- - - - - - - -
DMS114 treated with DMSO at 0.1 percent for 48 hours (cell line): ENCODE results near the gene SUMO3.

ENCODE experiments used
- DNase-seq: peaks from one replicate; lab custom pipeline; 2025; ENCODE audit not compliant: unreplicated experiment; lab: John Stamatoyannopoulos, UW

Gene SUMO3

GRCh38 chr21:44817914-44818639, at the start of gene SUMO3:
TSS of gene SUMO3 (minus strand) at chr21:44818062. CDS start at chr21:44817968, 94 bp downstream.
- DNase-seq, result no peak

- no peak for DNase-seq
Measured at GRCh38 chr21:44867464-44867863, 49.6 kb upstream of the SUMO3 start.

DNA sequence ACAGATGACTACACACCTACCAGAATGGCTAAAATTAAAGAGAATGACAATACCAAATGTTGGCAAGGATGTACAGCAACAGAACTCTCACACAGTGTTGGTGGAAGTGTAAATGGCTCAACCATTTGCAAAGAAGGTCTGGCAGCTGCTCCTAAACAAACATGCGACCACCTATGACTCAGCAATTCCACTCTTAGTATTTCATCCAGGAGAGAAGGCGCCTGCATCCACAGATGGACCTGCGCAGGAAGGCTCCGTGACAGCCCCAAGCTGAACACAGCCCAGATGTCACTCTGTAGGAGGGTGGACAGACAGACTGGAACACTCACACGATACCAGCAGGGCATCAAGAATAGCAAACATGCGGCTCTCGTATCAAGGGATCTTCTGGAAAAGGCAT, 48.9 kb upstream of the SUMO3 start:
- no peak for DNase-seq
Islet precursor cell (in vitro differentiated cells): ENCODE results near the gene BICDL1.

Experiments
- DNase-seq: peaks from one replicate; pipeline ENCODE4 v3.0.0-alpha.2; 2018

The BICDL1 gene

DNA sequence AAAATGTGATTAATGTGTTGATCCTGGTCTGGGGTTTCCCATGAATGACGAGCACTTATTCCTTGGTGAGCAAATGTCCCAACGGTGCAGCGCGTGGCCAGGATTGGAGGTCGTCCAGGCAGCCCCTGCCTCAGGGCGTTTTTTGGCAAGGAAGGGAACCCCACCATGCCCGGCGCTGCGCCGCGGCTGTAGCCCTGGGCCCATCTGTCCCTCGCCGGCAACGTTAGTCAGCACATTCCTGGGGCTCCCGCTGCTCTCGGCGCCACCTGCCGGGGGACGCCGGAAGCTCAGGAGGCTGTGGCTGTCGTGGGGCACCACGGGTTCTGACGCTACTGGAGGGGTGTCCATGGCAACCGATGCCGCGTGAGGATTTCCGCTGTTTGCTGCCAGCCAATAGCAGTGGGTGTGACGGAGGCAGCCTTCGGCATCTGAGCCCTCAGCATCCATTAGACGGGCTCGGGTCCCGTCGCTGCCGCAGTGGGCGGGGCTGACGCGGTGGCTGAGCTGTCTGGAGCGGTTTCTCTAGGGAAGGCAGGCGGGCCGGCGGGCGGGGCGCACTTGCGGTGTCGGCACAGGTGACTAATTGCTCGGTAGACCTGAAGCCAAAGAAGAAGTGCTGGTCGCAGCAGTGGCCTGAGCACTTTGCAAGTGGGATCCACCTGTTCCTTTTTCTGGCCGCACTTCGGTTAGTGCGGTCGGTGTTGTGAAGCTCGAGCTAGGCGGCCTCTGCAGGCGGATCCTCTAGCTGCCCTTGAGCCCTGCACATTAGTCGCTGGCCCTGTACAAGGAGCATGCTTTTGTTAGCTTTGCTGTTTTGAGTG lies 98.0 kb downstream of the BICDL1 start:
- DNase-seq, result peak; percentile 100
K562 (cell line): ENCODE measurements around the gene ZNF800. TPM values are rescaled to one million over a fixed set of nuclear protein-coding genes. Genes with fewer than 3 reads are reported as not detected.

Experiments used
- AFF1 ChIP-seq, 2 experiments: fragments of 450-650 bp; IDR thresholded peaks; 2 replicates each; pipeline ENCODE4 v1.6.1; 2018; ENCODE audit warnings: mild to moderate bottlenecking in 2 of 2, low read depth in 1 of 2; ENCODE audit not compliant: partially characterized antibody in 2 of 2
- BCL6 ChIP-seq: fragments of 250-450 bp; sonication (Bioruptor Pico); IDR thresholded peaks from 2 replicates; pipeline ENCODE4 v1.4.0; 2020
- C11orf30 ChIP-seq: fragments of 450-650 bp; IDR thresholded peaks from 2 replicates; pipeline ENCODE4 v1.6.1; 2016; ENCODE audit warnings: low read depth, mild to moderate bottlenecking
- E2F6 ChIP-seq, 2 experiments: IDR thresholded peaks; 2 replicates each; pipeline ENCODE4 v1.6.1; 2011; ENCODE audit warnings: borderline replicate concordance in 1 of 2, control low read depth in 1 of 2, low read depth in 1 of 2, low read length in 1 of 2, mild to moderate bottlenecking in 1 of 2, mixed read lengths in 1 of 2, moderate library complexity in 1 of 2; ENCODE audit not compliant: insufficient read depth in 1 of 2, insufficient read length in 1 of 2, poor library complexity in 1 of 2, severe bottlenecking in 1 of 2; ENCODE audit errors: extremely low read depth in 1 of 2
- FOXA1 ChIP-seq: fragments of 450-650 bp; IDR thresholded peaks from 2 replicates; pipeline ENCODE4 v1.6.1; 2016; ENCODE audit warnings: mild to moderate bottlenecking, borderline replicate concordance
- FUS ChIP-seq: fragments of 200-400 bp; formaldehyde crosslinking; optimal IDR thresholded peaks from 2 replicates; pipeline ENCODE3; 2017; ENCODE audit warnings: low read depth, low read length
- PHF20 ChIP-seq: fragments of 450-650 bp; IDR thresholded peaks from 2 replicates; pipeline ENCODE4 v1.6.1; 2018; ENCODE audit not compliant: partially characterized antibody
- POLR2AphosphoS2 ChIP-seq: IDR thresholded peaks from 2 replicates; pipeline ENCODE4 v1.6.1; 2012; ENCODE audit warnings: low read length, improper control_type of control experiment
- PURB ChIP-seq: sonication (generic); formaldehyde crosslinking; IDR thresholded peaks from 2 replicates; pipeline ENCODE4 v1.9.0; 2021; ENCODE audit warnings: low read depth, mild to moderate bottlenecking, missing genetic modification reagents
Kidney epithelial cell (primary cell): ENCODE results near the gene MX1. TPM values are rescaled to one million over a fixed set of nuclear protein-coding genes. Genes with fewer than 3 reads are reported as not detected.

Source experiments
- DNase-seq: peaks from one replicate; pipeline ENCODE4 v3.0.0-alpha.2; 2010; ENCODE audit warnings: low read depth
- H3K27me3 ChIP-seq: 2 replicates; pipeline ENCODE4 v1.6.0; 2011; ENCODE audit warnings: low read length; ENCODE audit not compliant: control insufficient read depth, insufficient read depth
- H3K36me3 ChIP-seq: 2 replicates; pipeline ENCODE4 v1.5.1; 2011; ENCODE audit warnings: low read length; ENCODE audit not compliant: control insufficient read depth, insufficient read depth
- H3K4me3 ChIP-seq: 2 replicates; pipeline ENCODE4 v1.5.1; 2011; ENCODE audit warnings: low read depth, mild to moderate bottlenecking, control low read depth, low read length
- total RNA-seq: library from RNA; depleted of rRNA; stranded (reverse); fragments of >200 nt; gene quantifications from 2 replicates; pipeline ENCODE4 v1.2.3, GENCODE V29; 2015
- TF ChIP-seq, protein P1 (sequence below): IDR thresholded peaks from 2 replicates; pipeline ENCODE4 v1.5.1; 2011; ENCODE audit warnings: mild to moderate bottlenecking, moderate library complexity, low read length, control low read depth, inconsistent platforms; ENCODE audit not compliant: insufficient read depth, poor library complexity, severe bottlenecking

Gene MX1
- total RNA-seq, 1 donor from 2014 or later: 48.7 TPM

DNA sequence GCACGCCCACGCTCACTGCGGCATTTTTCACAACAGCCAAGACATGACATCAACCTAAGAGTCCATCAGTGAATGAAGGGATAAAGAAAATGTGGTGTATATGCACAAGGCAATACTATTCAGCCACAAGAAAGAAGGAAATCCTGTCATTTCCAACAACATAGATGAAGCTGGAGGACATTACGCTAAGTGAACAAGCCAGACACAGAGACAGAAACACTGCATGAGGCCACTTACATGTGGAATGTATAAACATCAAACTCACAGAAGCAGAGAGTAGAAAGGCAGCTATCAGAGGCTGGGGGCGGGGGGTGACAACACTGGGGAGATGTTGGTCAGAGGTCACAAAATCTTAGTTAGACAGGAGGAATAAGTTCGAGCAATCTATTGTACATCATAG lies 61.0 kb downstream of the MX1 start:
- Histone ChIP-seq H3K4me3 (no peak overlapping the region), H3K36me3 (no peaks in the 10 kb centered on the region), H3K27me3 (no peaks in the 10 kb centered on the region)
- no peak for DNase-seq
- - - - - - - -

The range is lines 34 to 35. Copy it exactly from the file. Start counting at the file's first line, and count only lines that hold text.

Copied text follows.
- H3K4me3 ChIP-seq: 2 replicates; pipeline ENCODE4 v1.5.1; 2011; ENCODE audit warnings: low read depth, mild to moderate bottlenecking, control low read depth, low read length
- total RNA-seq: library from RNA; depleted of rRNA; stranded (reverse); fragments of >200 nt; gene quantifications from 2 replicates; pipeline ENCODE4 v1.2.3, GENCODE V29; 2015